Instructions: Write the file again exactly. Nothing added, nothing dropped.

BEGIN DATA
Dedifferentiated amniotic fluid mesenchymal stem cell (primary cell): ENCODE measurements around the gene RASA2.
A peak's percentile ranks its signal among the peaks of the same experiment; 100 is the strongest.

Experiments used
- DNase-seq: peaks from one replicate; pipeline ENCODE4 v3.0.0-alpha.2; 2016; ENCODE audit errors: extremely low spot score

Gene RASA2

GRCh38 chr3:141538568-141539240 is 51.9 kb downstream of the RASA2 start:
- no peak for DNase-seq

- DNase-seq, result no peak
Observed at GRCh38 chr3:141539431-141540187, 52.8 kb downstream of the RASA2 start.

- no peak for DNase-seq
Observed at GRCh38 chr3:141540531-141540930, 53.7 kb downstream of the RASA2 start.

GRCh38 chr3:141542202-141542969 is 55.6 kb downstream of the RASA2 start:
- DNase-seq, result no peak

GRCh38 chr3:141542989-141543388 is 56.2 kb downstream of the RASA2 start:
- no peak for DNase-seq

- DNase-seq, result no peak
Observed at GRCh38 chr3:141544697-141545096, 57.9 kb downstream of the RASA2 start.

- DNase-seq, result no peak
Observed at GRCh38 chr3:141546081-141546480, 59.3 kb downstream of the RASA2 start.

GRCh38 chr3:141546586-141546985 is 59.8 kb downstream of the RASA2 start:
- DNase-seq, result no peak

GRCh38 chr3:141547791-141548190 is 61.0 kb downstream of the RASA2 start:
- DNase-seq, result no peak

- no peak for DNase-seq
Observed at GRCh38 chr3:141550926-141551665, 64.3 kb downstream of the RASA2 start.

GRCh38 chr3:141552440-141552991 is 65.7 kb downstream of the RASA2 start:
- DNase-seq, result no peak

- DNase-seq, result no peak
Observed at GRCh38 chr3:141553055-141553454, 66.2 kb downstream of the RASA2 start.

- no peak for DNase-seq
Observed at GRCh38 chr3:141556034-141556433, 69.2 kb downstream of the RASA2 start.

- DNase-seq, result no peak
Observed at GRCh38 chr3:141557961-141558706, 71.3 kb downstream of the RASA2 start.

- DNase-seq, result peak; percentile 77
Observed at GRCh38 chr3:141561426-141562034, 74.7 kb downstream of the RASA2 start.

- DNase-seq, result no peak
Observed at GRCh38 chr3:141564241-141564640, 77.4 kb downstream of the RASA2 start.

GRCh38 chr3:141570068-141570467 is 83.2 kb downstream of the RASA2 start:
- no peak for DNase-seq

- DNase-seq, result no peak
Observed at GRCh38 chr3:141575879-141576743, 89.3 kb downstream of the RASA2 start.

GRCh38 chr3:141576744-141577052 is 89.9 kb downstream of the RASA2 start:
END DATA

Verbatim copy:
Dedifferentiated amniotic fluid mesenchymal stem cell (primary cell): ENCODE measurements around the gene RASA2.
A peak's percentile ranks its signal among the peaks of the same experiment; 100 is the strongest.

Experiments used
- DNase-seq: peaks from one replicate; pipeline ENCODE4 v3.0.0-alpha.2; 2016; ENCODE audit errors: extremely low spot score

Gene RASA2

GRCh38 chr3:141538568-141539240 is 51.9 kb downstream of the RASA2 start:
- no peak for DNase-seq

- DNase-seq, result no peak
Observed at GRCh38 chr3:141539431-141540187, 52.8 kb downstream of the RASA2 start.

- no peak for DNase-seq
Observed at GRCh38 chr3:141540531-141540930, 53.7 kb downstream of the RASA2 start.

GRCh38 chr3:141542202-141542969 is 55.6 kb downstream of the RASA2 start:
- DNase-seq, result no peak

GRCh38 chr3:141542989-141543388 is 56.2 kb downstream of the RASA2 start:
- no peak for DNase-seq

- DNase-seq, result no peak
Observed at GRCh38 chr3:141544697-141545096, 57.9 kb downstream of the RASA2 start.

- DNase-seq, result no peak
Observed at GRCh38 chr3:141546081-141546480, 59.3 kb downstream of the RASA2 start.

GRCh38 chr3:141546586-141546985 is 59.8 kb downstream of the RASA2 start:
- DNase-seq, result no peak

GRCh38 chr3:141547791-141548190 is 61.0 kb downstream of the RASA2 start:
- DNase-seq, result no peak

- no peak for DNase-seq
Observed at GRCh38 chr3:141550926-141551665, 64.3 kb downstream of the RASA2 start.

GRCh38 chr3:141552440-141552991 is 65.7 kb downstream of the RASA2 start:
- DNase-seq, result no peak

- DNase-seq, result no peak
Observed at GRCh38 chr3:141553055-141553454, 66.2 kb downstream of the RASA2 start.

- no peak for DNase-seq
Observed at GRCh38 chr3:141556034-141556433, 69.2 kb downstream of the RASA2 start.

- DNase-seq, result no peak
Observed at GRCh38 chr3:141557961-141558706, 71.3 kb downstream of the RASA2 start.

- DNase-seq, result peak; percentile 77
Observed at GRCh38 chr3:141561426-141562034, 74.7 kb downstream of the RASA2 start.

- DNase-seq, result no peak
Observed at GRCh38 chr3:141564241-141564640, 77.4 kb downstream of the RASA2 start.

GRCh38 chr3:141570068-141570467 is 83.2 kb downstream of the RASA2 start:
- no peak for DNase-seq

- DNase-seq, result no peak
Observed at GRCh38 chr3:141575879-141576743, 89.3 kb downstream of the RASA2 start.

GRCh38 chr3:141576744-141577052 is 89.9 kb downstream of the RASA2 start: